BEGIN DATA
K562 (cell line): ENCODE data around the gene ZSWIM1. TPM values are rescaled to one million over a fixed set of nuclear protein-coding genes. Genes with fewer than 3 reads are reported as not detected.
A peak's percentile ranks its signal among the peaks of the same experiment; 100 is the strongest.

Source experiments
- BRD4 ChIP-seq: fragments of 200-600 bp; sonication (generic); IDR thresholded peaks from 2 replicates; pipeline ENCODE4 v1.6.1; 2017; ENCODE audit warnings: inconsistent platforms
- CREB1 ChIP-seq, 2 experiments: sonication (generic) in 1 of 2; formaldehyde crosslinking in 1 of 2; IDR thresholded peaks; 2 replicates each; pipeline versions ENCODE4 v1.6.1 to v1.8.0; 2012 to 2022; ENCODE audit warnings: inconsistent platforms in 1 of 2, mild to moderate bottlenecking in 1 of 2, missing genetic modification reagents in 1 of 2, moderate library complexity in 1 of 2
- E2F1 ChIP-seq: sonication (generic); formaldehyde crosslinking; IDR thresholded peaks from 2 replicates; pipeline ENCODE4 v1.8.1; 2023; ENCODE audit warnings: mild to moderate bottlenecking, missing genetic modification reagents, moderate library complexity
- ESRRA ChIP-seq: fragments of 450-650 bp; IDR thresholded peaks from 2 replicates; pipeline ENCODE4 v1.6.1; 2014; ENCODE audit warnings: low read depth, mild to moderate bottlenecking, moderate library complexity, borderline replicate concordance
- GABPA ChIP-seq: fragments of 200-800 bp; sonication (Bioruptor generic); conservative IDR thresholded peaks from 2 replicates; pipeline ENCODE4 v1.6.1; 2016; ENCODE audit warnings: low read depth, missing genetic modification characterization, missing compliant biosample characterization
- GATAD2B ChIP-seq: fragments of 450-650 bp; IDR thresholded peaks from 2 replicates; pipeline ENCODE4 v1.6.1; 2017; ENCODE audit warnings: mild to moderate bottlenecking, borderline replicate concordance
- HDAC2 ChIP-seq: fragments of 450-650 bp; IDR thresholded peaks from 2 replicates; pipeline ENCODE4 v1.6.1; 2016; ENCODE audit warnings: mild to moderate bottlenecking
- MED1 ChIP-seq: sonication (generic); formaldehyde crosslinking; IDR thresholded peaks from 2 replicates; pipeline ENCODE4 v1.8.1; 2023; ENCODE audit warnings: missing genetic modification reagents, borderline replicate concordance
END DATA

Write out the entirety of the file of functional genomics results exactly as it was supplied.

K562 (cell line): ENCODE data around the gene ZSWIM1. TPM values are rescaled to one million over a fixed set of nuclear protein-coding genes. Genes with fewer than 3 reads are reported as not detected.
A peak's percentile ranks its signal among the peaks of the same experiment; 100 is the strongest.

Source experiments
- BRD4 ChIP-seq: fragments of 200-600 bp; sonication (generic); IDR thresholded peaks from 2 replicates; pipeline ENCODE4 v1.6.1; 2017; ENCODE audit warnings: inconsistent platforms
- CREB1 ChIP-seq, 2 experiments: sonication (generic) in 1 of 2; formaldehyde crosslinking in 1 of 2; IDR thresholded peaks; 2 replicates each; pipeline versions ENCODE4 v1.6.1 to v1.8.0; 2012 to 2022; ENCODE audit warnings: inconsistent platforms in 1 of 2, mild to moderate bottlenecking in 1 of 2, missing genetic modification reagents in 1 of 2, moderate library complexity in 1 of 2
- E2F1 ChIP-seq: sonication (generic); formaldehyde crosslinking; IDR thresholded peaks from 2 replicates; pipeline ENCODE4 v1.8.1; 2023; ENCODE audit warnings: mild to moderate bottlenecking, missing genetic modification reagents, moderate library complexity
- ESRRA ChIP-seq: fragments of 450-650 bp; IDR thresholded peaks from 2 replicates; pipeline ENCODE4 v1.6.1; 2014; ENCODE audit warnings: low read depth, mild to moderate bottlenecking, moderate library complexity, borderline replicate concordance
- GABPA ChIP-seq: fragments of 200-800 bp; sonication (Bioruptor generic); conservative IDR thresholded peaks from 2 replicates; pipeline ENCODE4 v1.6.1; 2016; ENCODE audit warnings: low read depth, missing genetic modification characterization, missing compliant biosample characterization
- GATAD2B ChIP-seq: fragments of 450-650 bp; IDR thresholded peaks from 2 replicates; pipeline ENCODE4 v1.6.1; 2017; ENCODE audit warnings: mild to moderate bottlenecking, borderline replicate concordance
- HDAC2 ChIP-seq: fragments of 450-650 bp; IDR thresholded peaks from 2 replicates; pipeline ENCODE4 v1.6.1; 2016; ENCODE audit warnings: mild to moderate bottlenecking
- MED1 ChIP-seq: sonication (generic); formaldehyde crosslinking; IDR thresholded peaks from 2 replicates; pipeline ENCODE4 v1.8.1; 2023; ENCODE audit warnings: missing genetic modification reagents, borderline replicate concordance